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Impacts of Colonial Mentality Among Filipinos

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Despite the rapid growth of Filipino communities throughout the United States, this population remains understudied and underserved by the mental health care system (Sue & Sue, 2003). Based on the 2000 U.S. Census, Barnes and Bennett (2002) reported that Filipinos represent the second largest Asian subgroup in the United States following Chinese Americans, and are projected to become the largest Asian American ethnic group in the 2010 census (Nadal, 2009). Yet, according to Ying and Hu (1994), Filipino Americans underutilize psychotherapeutic services when compared with other Asian American populations. One primary reason for this underutilization may be that Western therapy is not congruent with Filipino cultural values. Researchers argue that Filipino Americans may be neglected in research due to the “model minority” stereotype associated with Asian Americans (de la Paz, 2004; Espiritu, 1995; Nadal, 2009). This stereotype involves sweeping assumptions regarding Asian Americans in general without considering the distinctions among various ethnicities that comprise this generic racial category. For example, many Filipinos have Spanish surnames and most Filipino immigrants speak English, further contributing to Filipinos’ invisibility in the United States (Nadal, 2009).

Filipinos also have a greater percentage of intermarriage with other ethnicities than do other Asian sub-groups (Le, 2009). These factors may contribute to the neglect of the needs of the Filipino American community. Espiritu (1995) further contends that “the invisibility of the Philippines and Filipino Americans is connected to a historical amnesia and self-erasure regarding U.S. colonization of the Philippines, in particular, and U.S. imperialism, in general” (p. 2). In 1 addition, Filipinos may also be relatively invisible to the psychological community due to their lack of help-seeking. Psychology has started to recognize the significant between-group differences among Asian Americans. Specifically, researchers have recognized that the collective ethnic identity of Filipinos is distinct from the experiences of other Asian American groups because of the pervasive historical impact of Western influences, which include Spanish and American colonization (Root, 1997). The history of the Philippines, with its colonization by Spain and the United States, and the subsequent trends of immigration into the United States form a context through which practitioners can better understand Filipino Americans (Sese, 2008).

Nadal (2008) indicates how the colonization of Filipino culture has impacted religion, language, and cultural self-perceptions. It is important that psychologists understand this unique context in order to provide meaningful, professional support that Filipinos will seek out. The goal of the present study was to better understand the determinants of psychological help-seeking patterns of Filipino Americans by examining specific aspects of enculturation and colonial mentality. No research to date has examined how colonial mentality is related to help-seeking attitudes. Filipino Americans and Colonial Mentality As a result of colonization, Filipinos may be susceptible to developing a colonial mentality (CM) (Nadal, 2008) whereby the colonizer’s values and beliefs are accepted by the colonized as truths, and the customs of the colonizer are accepted as being superior to those of the colonized (Strobel, 2001).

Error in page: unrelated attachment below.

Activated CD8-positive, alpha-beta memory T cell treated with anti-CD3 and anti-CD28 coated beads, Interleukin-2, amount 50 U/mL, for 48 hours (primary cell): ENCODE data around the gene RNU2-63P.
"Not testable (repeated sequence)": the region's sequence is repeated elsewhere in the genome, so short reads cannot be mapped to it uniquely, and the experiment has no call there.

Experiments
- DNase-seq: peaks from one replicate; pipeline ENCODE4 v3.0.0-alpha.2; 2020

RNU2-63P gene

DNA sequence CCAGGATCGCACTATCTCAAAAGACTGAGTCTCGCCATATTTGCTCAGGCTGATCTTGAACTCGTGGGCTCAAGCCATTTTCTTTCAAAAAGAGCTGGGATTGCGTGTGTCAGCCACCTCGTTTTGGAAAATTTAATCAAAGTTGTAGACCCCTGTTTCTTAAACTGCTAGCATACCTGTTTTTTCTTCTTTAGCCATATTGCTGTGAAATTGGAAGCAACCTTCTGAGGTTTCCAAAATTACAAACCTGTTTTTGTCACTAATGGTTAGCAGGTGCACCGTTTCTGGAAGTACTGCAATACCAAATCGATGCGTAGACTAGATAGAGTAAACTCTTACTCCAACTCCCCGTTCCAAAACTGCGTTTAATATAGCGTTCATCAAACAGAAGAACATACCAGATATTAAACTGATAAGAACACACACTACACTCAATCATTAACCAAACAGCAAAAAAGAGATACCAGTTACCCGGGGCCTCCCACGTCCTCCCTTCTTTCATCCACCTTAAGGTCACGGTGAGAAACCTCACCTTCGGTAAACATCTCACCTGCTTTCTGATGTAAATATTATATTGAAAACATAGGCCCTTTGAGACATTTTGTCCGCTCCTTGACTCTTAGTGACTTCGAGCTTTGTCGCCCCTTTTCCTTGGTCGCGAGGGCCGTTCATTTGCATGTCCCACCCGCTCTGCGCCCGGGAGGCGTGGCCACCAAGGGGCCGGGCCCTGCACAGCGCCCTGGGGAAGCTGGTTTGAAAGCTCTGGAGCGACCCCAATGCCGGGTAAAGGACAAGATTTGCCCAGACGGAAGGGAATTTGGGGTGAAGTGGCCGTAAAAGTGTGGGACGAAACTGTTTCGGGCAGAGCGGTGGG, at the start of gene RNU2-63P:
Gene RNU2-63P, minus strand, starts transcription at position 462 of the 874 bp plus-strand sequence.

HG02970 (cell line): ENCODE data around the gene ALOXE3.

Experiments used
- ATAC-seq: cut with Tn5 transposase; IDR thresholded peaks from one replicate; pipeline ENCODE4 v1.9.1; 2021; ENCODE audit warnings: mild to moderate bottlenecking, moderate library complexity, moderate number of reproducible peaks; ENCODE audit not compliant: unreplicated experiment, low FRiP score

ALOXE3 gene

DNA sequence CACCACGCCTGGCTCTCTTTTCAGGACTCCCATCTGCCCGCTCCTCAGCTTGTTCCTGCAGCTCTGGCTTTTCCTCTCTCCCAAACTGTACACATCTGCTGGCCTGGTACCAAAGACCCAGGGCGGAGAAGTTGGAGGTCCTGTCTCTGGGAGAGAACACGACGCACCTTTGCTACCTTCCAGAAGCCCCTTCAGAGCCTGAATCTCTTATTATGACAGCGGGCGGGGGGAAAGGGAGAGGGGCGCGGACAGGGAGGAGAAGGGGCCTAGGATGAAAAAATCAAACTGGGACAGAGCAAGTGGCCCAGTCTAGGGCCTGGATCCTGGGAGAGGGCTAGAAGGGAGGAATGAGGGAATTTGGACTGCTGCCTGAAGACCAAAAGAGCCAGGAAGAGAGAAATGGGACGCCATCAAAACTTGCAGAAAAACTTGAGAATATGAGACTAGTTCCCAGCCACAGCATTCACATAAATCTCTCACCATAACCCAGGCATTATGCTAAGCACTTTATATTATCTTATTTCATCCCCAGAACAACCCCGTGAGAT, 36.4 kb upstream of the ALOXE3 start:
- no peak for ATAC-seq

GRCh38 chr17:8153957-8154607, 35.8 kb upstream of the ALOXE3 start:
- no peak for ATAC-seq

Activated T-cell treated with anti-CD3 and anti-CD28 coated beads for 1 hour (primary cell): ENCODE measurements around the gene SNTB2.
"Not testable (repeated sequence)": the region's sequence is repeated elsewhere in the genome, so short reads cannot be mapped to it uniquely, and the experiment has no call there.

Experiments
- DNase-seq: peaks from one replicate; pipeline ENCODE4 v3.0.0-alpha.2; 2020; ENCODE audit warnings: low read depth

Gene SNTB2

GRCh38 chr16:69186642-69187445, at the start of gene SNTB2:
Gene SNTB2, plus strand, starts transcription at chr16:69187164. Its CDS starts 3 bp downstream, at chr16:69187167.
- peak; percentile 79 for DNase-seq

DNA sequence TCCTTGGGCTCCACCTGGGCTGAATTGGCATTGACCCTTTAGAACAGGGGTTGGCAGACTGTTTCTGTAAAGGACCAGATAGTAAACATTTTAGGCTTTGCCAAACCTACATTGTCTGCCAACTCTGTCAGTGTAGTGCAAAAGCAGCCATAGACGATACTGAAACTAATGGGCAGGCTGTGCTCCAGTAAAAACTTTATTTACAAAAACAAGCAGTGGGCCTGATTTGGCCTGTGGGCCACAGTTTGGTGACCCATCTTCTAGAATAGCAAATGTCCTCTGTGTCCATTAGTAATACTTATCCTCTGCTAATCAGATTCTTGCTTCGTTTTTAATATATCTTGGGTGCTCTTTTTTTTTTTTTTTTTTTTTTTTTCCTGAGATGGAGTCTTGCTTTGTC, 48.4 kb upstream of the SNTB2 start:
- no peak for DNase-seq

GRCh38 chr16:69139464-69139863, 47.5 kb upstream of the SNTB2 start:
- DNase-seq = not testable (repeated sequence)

Similar to the concept of internalized racism, CM includes “beliefs about race, ethnicity, religion, language, cultural practices, traditions 2 and standards of beauty,” and can lead to hierarchy or within-group discrimination (Nadal, 2008, p. 165). CM may also involve an automatic and critical rejection of anything Filipino and an automatic and uncritical preference for anything American. CM is a multifaceted construct and the manifestations vary by individuals (David & Okazaki, 2006a). Research has found colonial mentality to be positively related to depression (David, 2008; David & Okazaki, 2006b) and negatively related to psychological well- being, enculturation, personal self-esteem, and collective self-esteem (Bergano & Bergano-Kinney, 1997; David & Okazaki, 2006b). David & Okazaki (2006b) theorized three general types of effects of colonialism. First, covert manifestations of colonial mentality (CM) consist of internalized cultural/ethnic inferiority and cultural shame/embarrassment, whereby the colonized internalizes a sense of inferiority imposed by the colonizer. This intrinsic feeling of unworthiness among Filipinos may lead to a feeling that European Americans are superior which has major implications for the dynamics in the therapeutic relationship.

Filipino Americans may have unconsciously internalized messages about themselves based on their perception that Filipino culture is inferior to Western culture, which may lead to pervasive institutionalized and systemic feelings of inferiority. As Dovidio, Major, and Crocker (2000) suggested, in addition to knowing that their social identity is generally devalued by others, stigmatized persons in general may also be aware of negative stereotypes associated with their [ethnic] group which in turn may produce particular vulnerabilities such as shame, powerlessness, and internalized racism. Second, overt manifestations of CM include within-group discrimination and denigration of Filipino physical characteristics. The discrimination toward less- 3 Americanized Filipinos and resentment of the Filipino phenotype reflect the internal desire to distance oneself from perceptions of inferior identity. Finally, colonial debt is a third type of manifestation of CM in which an individual believes that the colonizer is superior and thus emulates the colonizer and perceives the colonizer as well-intentioned, civilizing, and liberating (David & Okazaki, 2006b).